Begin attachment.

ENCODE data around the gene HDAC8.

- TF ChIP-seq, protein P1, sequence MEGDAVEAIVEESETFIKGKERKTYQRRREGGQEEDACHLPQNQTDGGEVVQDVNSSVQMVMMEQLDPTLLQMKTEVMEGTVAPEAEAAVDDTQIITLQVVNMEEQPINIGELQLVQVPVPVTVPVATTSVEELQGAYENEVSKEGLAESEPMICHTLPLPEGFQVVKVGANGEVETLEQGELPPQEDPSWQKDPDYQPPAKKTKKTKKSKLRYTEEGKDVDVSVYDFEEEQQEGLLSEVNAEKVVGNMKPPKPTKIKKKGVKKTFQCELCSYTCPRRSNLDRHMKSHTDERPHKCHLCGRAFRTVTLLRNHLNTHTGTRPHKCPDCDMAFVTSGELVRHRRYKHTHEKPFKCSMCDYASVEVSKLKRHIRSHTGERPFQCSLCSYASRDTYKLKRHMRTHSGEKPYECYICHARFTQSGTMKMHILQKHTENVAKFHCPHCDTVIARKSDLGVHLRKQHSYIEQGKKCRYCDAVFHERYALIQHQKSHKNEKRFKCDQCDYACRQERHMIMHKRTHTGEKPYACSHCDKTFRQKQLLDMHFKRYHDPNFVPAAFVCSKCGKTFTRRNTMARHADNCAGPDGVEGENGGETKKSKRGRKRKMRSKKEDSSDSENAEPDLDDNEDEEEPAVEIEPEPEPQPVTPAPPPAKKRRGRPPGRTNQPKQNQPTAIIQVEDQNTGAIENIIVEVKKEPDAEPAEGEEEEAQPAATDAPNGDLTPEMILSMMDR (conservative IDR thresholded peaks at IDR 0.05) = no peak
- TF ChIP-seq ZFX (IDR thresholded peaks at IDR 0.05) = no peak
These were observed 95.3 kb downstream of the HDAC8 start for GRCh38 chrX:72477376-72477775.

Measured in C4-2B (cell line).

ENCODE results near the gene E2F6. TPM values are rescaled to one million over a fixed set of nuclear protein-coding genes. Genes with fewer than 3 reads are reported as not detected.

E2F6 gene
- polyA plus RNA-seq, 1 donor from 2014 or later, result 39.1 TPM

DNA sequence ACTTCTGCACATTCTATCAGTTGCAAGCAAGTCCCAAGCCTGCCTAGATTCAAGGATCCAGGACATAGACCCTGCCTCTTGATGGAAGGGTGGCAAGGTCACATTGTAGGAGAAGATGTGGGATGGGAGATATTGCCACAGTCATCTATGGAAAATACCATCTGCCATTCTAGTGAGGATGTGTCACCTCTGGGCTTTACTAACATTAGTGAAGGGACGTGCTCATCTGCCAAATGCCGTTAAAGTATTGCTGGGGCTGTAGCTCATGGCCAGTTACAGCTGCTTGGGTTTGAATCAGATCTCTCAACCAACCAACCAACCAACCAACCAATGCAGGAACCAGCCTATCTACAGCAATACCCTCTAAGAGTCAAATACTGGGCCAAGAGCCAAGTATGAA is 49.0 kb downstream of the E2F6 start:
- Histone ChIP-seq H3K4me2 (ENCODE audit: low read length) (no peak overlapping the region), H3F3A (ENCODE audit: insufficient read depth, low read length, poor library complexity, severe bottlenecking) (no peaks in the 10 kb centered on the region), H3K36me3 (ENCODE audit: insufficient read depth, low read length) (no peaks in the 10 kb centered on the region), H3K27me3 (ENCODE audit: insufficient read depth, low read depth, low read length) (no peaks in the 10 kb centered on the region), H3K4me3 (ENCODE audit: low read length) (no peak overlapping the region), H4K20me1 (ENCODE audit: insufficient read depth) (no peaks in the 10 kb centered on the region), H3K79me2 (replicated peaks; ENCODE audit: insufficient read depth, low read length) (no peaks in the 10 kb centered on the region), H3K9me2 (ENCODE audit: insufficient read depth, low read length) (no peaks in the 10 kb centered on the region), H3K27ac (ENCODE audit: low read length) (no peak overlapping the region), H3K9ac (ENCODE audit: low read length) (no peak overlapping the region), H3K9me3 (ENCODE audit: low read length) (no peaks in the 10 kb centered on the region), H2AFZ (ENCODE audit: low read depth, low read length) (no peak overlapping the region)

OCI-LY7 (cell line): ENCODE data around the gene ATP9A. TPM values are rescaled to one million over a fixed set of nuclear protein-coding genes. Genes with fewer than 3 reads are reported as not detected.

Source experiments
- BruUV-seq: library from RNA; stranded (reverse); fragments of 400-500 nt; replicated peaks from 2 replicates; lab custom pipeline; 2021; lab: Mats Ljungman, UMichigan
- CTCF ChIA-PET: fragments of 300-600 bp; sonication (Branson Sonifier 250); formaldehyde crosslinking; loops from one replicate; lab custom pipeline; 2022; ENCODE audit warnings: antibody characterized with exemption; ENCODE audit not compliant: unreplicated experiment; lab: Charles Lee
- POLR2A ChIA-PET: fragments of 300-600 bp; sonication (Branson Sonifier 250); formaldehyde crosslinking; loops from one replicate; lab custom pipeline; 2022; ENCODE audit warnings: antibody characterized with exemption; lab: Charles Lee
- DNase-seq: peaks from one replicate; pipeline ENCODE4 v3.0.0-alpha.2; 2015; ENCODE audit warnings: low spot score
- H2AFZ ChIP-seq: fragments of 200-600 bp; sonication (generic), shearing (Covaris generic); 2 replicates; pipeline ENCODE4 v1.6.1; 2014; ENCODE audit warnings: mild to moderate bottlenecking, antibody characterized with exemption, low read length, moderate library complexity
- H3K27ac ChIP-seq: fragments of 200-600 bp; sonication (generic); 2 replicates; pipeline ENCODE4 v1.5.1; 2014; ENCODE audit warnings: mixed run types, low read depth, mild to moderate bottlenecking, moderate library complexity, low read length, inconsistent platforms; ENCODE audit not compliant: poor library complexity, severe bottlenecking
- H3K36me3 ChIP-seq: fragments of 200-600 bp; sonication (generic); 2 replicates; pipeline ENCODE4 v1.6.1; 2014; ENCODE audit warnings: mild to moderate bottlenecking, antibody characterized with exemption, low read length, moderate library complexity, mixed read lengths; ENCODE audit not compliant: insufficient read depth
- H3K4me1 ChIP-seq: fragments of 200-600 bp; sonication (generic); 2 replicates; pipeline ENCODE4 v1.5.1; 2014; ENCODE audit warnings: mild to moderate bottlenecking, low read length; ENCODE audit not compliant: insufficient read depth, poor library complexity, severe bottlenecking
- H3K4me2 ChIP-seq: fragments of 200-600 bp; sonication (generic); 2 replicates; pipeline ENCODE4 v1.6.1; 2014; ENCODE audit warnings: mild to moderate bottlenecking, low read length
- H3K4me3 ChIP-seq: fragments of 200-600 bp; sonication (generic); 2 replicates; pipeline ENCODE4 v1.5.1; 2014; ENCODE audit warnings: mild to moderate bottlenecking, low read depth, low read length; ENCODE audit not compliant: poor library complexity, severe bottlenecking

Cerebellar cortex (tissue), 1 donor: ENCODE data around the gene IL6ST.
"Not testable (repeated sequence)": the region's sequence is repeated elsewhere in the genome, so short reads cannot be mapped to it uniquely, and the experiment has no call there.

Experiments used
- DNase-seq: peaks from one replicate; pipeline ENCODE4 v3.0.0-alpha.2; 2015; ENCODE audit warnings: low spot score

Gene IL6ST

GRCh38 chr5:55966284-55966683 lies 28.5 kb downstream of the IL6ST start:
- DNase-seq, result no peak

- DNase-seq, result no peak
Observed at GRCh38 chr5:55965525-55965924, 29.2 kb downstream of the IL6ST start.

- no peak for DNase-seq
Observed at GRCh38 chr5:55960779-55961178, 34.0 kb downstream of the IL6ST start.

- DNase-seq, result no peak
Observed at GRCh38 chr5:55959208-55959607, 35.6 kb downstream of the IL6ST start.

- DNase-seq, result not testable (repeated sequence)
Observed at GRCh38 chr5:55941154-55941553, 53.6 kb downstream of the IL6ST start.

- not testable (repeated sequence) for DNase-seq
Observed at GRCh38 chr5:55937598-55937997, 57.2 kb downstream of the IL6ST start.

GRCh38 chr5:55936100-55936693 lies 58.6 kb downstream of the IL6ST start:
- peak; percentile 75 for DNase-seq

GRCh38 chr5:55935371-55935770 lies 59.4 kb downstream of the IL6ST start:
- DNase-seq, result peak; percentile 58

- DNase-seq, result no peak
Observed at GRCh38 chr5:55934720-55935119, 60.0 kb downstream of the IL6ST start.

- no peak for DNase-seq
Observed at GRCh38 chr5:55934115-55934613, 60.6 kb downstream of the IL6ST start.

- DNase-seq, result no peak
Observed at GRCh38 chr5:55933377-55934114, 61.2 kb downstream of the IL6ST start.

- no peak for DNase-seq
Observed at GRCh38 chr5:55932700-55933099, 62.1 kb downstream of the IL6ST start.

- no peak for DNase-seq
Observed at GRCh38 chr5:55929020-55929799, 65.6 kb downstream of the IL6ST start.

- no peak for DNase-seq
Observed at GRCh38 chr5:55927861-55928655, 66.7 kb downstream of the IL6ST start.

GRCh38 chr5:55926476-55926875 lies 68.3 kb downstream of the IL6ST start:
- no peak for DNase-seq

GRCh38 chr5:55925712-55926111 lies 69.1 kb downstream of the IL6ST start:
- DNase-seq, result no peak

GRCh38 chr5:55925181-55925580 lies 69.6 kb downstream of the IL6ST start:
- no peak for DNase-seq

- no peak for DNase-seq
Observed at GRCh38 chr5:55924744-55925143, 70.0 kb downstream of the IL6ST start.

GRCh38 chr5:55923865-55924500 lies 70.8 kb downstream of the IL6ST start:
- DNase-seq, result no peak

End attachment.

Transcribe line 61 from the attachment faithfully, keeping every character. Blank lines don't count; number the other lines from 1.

- no peak for DNase-seq